Cardinal Rules to Making Your Purim Seuda a Man-Food Haven
Ladies, before you click away to a page that offers you salad options and diet tips, let’s be real. What is guy food really? Is it not just the food that the girls wish they could eat on a daily basis without gaining all the weight? I’ll tell you: it is. And considering that Purim is basically the Jewish version of backwards day, logic dictates that weight gain from typically boy-friendly food will not occur. (See also for reference: you can’t gain weight on Shabbos).
The basic tenets of manfood are as follows: meat, greens, carbs and sauces. Also, don’t get insulted when they ask you to pass the ketchup.
Firstly; meat. This is the most important category of your man-meal. Simply, no matter how old they are, the men at your table are still growing boys. You want to vary the types of protein in a way that is both familiar and new, like adding a spicy kick to your schnitzel breading or braising your brisket in beer. Avoid hiding or disguising healthier proteins at your seuda; we’re going for popularity here, not heart-health.
You’ll get extra points for any one of the following options: pulled meat , Meat in a taco , meat in individual portions, meat with spicy sauce, meat on or near something fried, and lastly, anything pastrami-fied.
Next, are greens. I warn you ahead of time; this is a trick category. You may be thinking about the ratios of protein and starch to vegetables at this time. While that’s generally a commendable course of thought, trust me, for this meal, it’s misplaced. Save your peppery baby arugula and your vibrant mesclun mix for people who will appreciate it (this especially applies to any salad with fruit in it). There are a select number of vegetables that should be at your man-purim table, and green ones just don’t make the cut. You may include battered and fried vegetables without worrying. Honestly, I’m just trying to keep your leftover situation to a manageable level.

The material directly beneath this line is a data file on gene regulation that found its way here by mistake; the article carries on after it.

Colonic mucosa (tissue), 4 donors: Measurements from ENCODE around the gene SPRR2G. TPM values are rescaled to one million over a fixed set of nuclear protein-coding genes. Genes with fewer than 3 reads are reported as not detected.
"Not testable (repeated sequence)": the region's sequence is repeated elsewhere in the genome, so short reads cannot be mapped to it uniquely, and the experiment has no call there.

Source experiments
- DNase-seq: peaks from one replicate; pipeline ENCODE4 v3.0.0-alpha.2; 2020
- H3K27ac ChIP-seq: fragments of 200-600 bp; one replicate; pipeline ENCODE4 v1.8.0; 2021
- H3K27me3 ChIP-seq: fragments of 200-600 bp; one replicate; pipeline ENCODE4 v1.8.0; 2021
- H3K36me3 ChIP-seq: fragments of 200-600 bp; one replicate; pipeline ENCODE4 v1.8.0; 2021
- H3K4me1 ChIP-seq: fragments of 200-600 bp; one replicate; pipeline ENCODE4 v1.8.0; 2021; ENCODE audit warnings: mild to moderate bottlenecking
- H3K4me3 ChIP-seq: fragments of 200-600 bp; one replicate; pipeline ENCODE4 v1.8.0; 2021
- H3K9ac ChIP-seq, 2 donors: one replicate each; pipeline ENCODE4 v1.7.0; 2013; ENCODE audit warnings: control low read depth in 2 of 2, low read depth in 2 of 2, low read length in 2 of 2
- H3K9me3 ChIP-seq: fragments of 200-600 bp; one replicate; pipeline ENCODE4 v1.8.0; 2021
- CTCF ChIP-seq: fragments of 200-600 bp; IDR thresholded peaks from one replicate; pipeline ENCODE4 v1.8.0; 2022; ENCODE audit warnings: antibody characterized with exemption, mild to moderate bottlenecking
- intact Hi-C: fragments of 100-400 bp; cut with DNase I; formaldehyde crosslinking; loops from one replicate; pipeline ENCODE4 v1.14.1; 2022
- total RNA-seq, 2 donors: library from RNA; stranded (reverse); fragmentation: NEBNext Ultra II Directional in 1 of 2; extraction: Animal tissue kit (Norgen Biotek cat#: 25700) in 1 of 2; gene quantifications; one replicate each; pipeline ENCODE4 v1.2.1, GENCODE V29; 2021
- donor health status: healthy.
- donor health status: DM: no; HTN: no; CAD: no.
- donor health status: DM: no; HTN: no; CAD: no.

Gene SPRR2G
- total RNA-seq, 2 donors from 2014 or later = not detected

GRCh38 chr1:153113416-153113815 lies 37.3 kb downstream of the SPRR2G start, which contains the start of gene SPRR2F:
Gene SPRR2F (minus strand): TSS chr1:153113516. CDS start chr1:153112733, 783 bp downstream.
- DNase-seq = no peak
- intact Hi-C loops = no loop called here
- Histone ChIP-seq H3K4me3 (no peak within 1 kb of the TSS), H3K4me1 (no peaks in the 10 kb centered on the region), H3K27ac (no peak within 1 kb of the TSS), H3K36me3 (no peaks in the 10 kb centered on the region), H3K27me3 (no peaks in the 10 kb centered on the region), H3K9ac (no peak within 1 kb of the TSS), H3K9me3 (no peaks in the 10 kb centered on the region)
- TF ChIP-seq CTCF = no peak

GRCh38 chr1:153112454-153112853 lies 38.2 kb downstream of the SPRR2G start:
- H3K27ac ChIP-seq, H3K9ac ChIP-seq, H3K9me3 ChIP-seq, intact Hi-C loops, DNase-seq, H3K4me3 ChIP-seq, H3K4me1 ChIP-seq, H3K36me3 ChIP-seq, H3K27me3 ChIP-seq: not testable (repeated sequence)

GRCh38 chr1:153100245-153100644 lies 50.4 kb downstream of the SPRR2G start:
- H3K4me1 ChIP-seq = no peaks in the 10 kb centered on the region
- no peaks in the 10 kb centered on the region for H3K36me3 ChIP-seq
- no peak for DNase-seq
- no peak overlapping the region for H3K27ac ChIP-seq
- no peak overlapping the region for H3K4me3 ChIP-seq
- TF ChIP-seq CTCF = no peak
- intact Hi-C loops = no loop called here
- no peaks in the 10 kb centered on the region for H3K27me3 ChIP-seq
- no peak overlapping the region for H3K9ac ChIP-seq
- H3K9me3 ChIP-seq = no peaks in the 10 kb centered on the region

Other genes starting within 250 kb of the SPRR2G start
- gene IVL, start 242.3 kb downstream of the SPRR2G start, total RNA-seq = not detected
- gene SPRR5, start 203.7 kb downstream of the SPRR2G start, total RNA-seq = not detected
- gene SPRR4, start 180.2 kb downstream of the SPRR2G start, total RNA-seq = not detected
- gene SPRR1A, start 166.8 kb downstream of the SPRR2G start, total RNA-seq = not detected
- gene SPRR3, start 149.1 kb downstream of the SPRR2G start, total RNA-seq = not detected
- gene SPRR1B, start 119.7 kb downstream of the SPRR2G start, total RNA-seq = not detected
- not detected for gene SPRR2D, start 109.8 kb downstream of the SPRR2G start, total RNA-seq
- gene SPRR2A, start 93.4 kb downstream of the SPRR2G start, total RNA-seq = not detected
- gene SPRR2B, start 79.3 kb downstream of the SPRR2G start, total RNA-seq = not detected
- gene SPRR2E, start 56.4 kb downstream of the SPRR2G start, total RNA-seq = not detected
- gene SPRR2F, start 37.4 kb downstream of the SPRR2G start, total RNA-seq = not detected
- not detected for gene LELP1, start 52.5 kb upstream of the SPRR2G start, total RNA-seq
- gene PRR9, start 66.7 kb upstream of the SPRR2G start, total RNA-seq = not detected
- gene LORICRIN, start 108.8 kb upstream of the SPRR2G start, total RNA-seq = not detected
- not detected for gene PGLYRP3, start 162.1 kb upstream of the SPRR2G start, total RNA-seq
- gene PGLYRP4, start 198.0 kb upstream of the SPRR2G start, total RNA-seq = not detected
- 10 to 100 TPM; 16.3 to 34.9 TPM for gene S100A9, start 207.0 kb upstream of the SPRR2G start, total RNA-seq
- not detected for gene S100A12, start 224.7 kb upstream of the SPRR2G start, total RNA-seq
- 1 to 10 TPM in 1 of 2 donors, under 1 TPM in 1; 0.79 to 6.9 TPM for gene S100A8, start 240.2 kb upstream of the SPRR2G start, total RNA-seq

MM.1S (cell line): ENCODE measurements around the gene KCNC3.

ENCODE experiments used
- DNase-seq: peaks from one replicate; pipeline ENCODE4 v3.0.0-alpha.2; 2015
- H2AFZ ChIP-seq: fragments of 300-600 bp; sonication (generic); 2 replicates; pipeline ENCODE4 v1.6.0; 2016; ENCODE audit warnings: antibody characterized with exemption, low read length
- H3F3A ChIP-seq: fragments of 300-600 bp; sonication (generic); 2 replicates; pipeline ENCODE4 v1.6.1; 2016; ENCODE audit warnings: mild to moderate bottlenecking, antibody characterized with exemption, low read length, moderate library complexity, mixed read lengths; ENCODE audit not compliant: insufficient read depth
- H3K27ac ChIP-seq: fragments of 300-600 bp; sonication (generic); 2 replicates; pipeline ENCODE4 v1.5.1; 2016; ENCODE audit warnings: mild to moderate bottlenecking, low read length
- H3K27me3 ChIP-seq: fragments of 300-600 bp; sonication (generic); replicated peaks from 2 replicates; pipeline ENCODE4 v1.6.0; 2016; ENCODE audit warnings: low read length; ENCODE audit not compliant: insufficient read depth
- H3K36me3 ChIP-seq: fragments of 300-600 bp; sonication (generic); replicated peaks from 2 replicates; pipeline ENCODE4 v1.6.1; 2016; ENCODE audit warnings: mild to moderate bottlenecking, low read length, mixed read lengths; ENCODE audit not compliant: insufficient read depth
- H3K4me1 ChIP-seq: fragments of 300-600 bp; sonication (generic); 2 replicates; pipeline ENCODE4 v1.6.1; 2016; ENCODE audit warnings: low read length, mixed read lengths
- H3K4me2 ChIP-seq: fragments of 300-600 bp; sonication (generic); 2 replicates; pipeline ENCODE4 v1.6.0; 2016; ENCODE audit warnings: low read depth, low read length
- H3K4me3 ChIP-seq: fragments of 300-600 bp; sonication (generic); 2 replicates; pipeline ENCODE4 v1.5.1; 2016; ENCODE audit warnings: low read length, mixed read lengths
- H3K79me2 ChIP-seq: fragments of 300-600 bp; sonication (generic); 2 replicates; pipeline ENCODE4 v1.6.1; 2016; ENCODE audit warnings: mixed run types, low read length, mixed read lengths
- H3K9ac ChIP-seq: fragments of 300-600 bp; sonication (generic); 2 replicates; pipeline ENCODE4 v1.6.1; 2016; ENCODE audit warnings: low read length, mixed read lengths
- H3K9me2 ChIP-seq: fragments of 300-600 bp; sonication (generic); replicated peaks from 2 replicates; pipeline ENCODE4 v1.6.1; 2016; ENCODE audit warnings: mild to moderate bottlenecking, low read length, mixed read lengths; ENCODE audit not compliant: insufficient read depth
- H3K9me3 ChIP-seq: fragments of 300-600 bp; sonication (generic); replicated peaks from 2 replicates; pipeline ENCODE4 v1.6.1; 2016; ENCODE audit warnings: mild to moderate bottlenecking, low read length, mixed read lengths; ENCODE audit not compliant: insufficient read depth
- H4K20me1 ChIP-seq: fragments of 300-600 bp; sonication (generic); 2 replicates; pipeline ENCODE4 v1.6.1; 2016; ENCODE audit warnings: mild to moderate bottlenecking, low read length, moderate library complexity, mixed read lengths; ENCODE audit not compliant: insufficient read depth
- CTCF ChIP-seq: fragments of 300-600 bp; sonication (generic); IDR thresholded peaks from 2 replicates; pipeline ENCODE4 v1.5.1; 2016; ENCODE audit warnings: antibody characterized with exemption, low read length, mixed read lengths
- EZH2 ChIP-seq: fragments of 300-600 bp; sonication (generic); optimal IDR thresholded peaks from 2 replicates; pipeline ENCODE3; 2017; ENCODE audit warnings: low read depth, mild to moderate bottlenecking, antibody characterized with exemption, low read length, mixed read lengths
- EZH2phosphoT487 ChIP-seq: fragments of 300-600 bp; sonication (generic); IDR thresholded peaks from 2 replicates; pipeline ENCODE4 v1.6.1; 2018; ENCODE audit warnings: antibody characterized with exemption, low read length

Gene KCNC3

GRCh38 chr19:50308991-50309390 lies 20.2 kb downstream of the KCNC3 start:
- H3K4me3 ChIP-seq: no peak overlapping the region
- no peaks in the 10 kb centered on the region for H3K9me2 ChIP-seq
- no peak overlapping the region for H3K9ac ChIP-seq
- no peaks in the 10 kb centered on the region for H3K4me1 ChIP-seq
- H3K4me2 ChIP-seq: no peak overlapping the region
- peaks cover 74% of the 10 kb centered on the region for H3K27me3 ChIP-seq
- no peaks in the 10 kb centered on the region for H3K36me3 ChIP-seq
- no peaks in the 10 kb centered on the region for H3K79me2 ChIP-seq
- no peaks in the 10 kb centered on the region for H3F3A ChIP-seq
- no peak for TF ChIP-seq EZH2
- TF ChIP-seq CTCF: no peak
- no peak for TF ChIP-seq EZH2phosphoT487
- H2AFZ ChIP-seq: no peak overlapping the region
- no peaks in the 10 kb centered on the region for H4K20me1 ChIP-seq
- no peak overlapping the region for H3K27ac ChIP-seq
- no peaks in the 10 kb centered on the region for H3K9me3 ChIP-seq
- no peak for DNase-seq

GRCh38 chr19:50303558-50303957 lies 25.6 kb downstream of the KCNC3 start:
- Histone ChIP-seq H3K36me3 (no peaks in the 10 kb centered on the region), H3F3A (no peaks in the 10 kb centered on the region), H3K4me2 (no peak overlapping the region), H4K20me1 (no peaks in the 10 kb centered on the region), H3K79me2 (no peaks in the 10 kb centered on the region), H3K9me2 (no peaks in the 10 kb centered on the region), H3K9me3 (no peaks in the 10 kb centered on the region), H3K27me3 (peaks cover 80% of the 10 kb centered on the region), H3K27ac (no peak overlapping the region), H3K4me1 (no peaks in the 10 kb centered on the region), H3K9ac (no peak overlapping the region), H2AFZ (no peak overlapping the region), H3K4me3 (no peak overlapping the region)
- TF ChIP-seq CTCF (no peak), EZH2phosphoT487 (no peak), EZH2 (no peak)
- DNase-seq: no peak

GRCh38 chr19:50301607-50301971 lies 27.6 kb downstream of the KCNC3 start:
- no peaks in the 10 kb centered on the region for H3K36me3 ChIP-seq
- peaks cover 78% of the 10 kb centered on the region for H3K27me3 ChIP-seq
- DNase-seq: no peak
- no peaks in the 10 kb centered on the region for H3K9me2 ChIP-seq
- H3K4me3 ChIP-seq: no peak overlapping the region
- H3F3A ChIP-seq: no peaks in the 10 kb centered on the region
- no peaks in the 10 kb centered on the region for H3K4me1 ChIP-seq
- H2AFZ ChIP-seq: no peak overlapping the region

There are some very specific exceptions to the green rule, generally garnishes or herbs. Scallions are the primary crosser of the man/vegetable divide, and they may be sprinkled pretty much everywhere with no negative effects.
On to carbs. Carbohydrates are an important counterbalance to the protein at your meal, and this especially applies if any of the men at your meal will have been drinking, as men sometimes do on Purim. You’re going to want at least one kugel or other potato based dish (acceptable applications include roasted, fried, mashed). Rice, orzo, vermicelli, or any other pasta based dish is also acceptable. Other carbohydrate suggestions include: crusts, doughs, puff pastries and crisps. If any of those words are used to describe a dish at your table, you pretty much have a guaranteed hit on your hands.
Next is sauce, and I’ll keep it simple. No matter how avant-garde the crowd, at least one sauce with a ketchup and brown sugar base is required. You can get fancy with the reductions and the marinades, if you choose, but never, ever forget the ketchup-brown sugar sauce.
Lastly, we have dessert, which doesn't really qualify as guy food at all, but is no less important. The best kinds of dessert are extra drippy, melty and chocolatey, and between the two of us, they don’t need to be fancy. Store bought cookie dough baked over a bar of chocolate does the job in a pinch. For extra bonus points, drizzle some chocolate over the whole darn thing, sprinkle a pinch of flaky salt and call it fancy!
If you’ve applied my basic principles, your guests will be sticking around. You should also consider that they might need a nap after the man meal of the century. Clear the couch!
Here are a couple of my favorite kosher.com recipes that I’ll be serving at my next man-seuda!
- Terra-Stick Cutlet Skewers
- Crunchy Chicken Fingers with Sweet 'N' Spicy Dipping Sauce
- Honey-Hot Drumettes
- Chocolate Hazelnut Pie
- Slow-Cooked Ribs
- Twice Potatoes with Crispy Pastrami Topping